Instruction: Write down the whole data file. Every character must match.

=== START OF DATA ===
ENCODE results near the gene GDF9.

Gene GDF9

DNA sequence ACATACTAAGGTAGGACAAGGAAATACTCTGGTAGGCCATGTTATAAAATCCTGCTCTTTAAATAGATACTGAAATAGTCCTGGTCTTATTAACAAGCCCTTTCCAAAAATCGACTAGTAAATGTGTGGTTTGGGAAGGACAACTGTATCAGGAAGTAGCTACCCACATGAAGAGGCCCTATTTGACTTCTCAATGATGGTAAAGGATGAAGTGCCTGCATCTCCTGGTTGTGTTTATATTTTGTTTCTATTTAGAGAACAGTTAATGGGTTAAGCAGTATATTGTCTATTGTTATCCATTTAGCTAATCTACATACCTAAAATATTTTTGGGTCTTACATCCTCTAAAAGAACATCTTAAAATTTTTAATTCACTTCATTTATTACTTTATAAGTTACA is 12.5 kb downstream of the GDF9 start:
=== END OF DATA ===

ENCODE results near the gene GDF9.

Gene GDF9

DNA sequence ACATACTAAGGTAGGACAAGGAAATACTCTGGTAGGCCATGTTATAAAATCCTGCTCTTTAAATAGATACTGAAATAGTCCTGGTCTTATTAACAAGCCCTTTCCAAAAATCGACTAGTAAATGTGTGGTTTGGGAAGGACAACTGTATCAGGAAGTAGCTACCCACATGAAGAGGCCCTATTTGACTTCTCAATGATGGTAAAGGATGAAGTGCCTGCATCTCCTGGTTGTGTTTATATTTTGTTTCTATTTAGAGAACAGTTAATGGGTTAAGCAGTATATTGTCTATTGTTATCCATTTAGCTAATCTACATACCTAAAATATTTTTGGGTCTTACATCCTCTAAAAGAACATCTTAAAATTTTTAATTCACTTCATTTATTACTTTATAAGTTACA is 12.5 kb downstream of the GDF9 start: